Republicans on the House Judiciary Committee were left unsatisfied with Attorney General Merrick Garland’s testimony on Wednesday regarding the Justice Department’s investigation of Hunter Biden. Garland faced tough questioning from GOP lawmakers about special counsel David Weiss’s investigation, the withdrawn plea deal offered to Hunter Biden, and the department’s handling of Jan. 6 defendants.
One of the main issues Republicans had with Garland’s testimony was his contradictory answers concerning Weiss’s authority and whether he had full authority to advance the Hunter Biden investigation before his appointment as special counsel. Garland claimed that Weiss could have overcome roadblocks by seeking a special designation from the Justice Department, but this contradicted his previous statements that Weiss always had the authority to charge Hunter Biden.
Garland also claimed to know very little about the Hunter Biden investigation, despite asserting that Weiss never faced any roadblocks. This raised eyebrows among Republicans who questioned how Garland could definitively make that claim while also claiming ignorance about other aspects of the investigation.
Garland repeatedly stated that Weiss alone could answer lawmakers’ questions about the investigation, signaling that Weiss’s testimony would be crucial. However, there is uncertainty about whether Weiss will appear before Congress, as the Justice Department initially offered to make him available for a public hearing but later suggested he would not testify until after filing his final report.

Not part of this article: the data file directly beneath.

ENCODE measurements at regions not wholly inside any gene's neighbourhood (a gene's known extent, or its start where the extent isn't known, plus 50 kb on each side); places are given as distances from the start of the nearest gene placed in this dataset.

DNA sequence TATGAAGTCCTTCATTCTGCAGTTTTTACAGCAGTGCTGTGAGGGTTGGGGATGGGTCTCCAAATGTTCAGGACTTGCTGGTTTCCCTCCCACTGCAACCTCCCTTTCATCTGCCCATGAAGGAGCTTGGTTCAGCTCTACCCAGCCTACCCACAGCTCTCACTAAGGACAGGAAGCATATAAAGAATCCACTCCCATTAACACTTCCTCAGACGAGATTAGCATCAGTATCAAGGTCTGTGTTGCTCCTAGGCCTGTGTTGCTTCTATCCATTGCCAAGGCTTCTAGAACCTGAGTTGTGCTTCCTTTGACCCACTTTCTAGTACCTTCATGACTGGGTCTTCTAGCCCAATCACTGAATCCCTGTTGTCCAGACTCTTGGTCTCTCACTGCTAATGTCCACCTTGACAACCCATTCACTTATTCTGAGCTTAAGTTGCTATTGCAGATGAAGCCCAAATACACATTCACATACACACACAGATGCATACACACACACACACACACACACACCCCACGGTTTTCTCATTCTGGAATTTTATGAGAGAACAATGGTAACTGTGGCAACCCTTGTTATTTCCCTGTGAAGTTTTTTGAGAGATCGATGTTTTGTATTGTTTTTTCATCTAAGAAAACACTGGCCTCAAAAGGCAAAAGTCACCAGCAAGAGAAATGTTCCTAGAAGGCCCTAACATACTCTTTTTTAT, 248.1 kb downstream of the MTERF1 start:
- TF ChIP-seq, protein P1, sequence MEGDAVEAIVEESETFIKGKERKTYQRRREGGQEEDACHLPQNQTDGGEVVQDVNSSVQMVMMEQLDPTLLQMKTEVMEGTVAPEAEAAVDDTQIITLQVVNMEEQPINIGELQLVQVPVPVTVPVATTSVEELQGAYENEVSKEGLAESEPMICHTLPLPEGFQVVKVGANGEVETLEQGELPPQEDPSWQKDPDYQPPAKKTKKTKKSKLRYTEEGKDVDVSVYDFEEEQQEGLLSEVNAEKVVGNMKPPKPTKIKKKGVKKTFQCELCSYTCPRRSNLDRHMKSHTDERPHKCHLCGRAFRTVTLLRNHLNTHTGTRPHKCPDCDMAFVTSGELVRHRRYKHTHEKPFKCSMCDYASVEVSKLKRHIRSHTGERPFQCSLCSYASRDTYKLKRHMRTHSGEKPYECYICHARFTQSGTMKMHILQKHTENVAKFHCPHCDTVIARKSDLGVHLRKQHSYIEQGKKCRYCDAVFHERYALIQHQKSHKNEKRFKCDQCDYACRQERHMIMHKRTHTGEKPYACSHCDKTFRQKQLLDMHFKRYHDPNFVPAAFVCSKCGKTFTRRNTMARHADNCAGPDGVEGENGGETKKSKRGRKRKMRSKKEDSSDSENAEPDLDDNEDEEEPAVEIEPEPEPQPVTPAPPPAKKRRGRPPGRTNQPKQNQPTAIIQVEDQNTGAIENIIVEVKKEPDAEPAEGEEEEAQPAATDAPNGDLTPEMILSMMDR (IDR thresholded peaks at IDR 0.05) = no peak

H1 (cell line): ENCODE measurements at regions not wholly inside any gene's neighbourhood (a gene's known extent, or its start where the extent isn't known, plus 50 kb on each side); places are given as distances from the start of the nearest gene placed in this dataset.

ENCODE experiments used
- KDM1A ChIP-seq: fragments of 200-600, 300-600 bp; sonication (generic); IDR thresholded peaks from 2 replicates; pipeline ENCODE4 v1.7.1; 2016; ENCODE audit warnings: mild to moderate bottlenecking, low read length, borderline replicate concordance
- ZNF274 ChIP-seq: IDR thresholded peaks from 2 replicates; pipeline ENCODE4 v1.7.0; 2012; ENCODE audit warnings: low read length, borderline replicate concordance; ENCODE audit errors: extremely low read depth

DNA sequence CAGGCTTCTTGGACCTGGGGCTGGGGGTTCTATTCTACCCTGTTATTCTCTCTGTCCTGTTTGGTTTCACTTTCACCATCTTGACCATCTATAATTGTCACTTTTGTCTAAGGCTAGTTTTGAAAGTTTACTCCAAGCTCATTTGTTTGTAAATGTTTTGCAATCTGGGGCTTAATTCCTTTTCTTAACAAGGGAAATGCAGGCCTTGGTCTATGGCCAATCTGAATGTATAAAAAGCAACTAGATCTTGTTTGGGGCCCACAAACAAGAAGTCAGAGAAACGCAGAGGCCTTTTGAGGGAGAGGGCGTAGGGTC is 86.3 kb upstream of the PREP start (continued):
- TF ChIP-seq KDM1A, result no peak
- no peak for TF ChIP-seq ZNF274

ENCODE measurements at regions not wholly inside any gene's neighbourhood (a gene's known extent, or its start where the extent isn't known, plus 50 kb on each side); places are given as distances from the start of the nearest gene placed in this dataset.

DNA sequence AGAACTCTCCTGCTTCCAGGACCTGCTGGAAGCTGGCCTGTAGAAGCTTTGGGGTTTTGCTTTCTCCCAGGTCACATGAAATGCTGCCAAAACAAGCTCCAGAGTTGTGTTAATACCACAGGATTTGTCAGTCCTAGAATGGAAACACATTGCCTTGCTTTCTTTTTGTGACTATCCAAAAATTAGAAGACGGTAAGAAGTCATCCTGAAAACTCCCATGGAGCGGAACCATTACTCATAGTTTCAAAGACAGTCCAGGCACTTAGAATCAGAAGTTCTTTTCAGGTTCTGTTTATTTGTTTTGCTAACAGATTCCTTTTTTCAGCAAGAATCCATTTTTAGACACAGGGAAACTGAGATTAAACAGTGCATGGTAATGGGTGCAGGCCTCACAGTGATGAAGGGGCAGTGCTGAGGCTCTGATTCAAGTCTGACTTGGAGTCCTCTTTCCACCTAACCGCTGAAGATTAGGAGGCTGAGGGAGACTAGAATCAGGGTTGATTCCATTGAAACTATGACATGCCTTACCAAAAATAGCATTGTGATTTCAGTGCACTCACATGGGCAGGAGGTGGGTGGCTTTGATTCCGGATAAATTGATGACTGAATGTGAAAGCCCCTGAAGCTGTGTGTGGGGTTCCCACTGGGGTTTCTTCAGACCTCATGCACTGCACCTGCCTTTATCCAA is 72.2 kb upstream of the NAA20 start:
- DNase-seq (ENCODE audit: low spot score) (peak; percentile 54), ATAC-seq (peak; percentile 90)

Garland frequently cited letters from Weiss to Congress as proof of the special counsel’s independence in the investigation, but recently released emails raise doubts about whether Weiss actually wrote those letters himself. This further calls into question the credibility of Weiss’s claims and the overall transparency of the investigation.
Republicans also wanted answers about why the Hunter Biden investigation has taken so long and why the statute of limitations was allowed to expire for certain alleged offenses. Garland provided no clear explanations and invoked the policy of protecting internal deliberations as a reason for not providing more information.
Interestingly, discussions of impeachment were largely absent from the hearing, with most of the focus being on Weiss and Hunter Biden rather than President Joe Biden. Despite this, the House Oversight Committee announced that it plans to hold its first impeachment hearing next week, indicating that the issue is still a topic of interest for some Democrats.